Wednesday, 25 November 2020

Back again - hopefully!

As I understand it, even if Sheffield is in Tier 3 I can resume treating all clients (within the guidelines outlined on my website) once we come out of lockdown next week!

I am taking bookings for clients at the 919 Clinic from Thursday 3rd December; I am still handling all the bookings myself to please contact me by email or phone rather than the Clinic (contact details on my website). Thursday is filling up fast but there are plenty of appointments available for the following week! 

I am still following the guidance set for close contact work during this pandemic; please do look at the information on my website:

http://katesheridan.org/covid-19-information

If the situation changes I will post on here to update you.

Tuesday, 10 November 2020

Women's health: pelvic floor

 I listened this morning to a fascinating interview with the physiotherapist Grainne Donnelly. Her practice specialises in male and female pelvic health and a strong message from her was that there is a lot of help out there. She also spoke about her frustration around women having their concerns about their pelvic floor issues being dismissed (including by some medical professionals) due to a common assumption that they are just to be expected and accepted rather than treated, and the need to normalise talking about pelvic health. She stresses how important it is to help women get back to their normal levels of activity including sport.

Her website has resources including free guides for patients on how to improve pelvic health:

https://www.absolute.physio/continuing-education-workshops/?fbclid=IwAR0vksy-QQXOUMIrhD1ogzrFBsBO_-nVOlTu4ThOLvfjWns2ZIuAxf08TqQ

The interview I watched is on Facebook; skip the first 17 minutes as that is about working during the lockdown, and when Grainne comes on she initially loses her connection but after she comes back (26 minutes in) it is all really interesting, useful and accessible information. She finishes with some great examples of how to engage with pelvic floor exercises as so many people are not doing them correctly.

https://www.facebook.com/sportstherapyassociation/videos/701322080818341

As she says at the start of the interview, over a third of women experience post natal pelvic floor issues some of which are life changing and yet aren't talking about them; let's change that!

If you are wondering about male pelvic health there is indeed a second interview scheduled on just this topic, on the same Facebook page.

Friday, 6 November 2020

Lockdown 2 update

First of all, I hope you are well both physically and emotionally; a second lockdown is tough on so many of us, maybe the more so for being the second time around. I am here if you want someone to listen - just email me and I can arrange a Zoom meeting or telephone call.

If you are in pain and struggling, I am still here to help at the 919 Clinic, within the given guidelines.

Here is the latest statement from my professional organisation:

'Business is not ‘as usual’ and this should be absolutely clear. Numbers of infections are increasing exponentially and this lockdown has been introduced to control that. The Law states clearly that a person must not leave their house unless for specific exemptions. Access to Health Services is one of those exemptions.

We, as Level 4/5 when working to treat injury and pain to prevent escalation which may lead to dramatic disruption of daily life activities or lead to access to NHS services, are providing a health service and therefore we can remain open. Again as Level 4/5 we are considered autonomous practitioners as the level of your qualification implies a Clinical Reasoning skill set therefore you do not need to work underneath or having clients referred to by an AHP.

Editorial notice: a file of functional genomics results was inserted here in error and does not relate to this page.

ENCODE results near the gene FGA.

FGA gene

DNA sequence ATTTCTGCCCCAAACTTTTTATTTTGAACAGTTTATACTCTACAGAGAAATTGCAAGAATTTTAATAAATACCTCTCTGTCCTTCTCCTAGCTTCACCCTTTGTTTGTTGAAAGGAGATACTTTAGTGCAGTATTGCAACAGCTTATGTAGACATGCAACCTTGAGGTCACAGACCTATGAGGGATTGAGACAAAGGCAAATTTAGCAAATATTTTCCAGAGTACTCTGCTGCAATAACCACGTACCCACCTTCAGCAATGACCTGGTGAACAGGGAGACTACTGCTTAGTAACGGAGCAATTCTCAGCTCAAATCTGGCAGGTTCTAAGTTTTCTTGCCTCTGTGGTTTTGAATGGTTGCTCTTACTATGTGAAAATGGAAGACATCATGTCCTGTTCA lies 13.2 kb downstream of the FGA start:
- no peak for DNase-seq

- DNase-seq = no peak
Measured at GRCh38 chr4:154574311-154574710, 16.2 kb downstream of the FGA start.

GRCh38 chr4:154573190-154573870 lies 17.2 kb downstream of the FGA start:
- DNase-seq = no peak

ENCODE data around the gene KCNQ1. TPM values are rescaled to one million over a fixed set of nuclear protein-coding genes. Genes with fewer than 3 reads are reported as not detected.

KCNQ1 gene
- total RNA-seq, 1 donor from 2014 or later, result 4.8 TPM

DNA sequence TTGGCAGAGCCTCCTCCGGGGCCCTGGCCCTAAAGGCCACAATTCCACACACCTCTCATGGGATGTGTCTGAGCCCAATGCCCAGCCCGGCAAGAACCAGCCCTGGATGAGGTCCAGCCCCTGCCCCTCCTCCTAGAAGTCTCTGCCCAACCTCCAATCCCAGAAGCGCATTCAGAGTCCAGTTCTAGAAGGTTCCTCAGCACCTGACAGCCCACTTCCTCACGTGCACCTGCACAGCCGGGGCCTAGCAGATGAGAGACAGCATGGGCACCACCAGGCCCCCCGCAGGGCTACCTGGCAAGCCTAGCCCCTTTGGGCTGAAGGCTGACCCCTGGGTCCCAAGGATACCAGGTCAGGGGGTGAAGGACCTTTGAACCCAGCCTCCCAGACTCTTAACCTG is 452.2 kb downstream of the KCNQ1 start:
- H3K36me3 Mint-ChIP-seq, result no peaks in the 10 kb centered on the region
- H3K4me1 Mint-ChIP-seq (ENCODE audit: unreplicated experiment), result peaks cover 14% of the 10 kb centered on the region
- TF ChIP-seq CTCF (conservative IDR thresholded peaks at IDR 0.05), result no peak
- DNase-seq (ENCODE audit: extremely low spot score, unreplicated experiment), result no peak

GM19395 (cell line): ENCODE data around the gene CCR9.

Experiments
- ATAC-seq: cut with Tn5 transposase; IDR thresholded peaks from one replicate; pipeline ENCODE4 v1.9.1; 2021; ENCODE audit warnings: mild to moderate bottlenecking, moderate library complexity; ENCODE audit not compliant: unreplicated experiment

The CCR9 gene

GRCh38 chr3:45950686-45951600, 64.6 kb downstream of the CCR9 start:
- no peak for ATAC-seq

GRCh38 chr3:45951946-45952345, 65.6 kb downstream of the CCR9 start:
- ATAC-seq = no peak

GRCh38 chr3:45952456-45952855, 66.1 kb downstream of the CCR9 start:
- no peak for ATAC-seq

However, Massage as we know it, needs to be dramatically reduced. This is because spending a long time in a room at such close contact is increasing the risk of transmission especially while the numbers of infections are growing exponentially. When we reopened in July the numbers were down so much that the risk of having an asymptomatic individual into your clinic was very low. Now it is different, that risk has increased hence these new guidelines reflect the stricter controls put in place to mitigate such risk.'

To sum up: if you are in pain and it is getting worse or seriously affecting your daily life then I can treat you after we have conducted a remote consultation and established that treatment is justified at this time. You can contact me by telephone or email (see my website for details: www.katesheridan.org).

Hope you stay both well and safe.

Wednesday, 4 November 2020

Lockdown information for November

I have just received guidance from my professional association regarding the lockdown; I am allowed to work within the remit of reducing pressure on the NHS - so where someone is in a condition such that their everyday living is severely affected. An example of this may be waking up to find that you have back or neck pain that is preventing your normal function.

Before booking you in for an appointment I am required to do a remote consultation so that I can justify a face to face treatment. I am expected to keep massage to a minimum so the main appointment focus will be exercises, JEMS etc. Maintenance and relaxation massage treatments are not permitted.

I will put up a post on here with more details on Friday after I have received more detailed guidance tomorrow. Do feel welcome to contact me if you have any questions.

I am going to offer free 30 minute Zoom consultations during Lockdown; this is where we can go through some JEMS exercises to help you, but also where you can talk to me in confidence about any anxieties, worries or stress that you have just as if we were in my treatment room. Please email me (details on my website, katesheridan.org) if this is of interest to you. This is a challenging time on so many different levels and I would like to offer what help I can.

Take care, and I hope you stay safe.


Monday, 2 November 2020

Swing those shoulders! (video)

 This exercise looks to integrate balance, global body motion and foot awareness as we move forwards. 

As we rotate our torso during walking our shoulders will swing freely and that elastic energy will help with our forward propulsion - as long as our hips are soft and our feet connected :-) This exercise builds on 'Hunting in the Forest' with listening foot, thigh slides, body rotation and vertical hip release as foundations.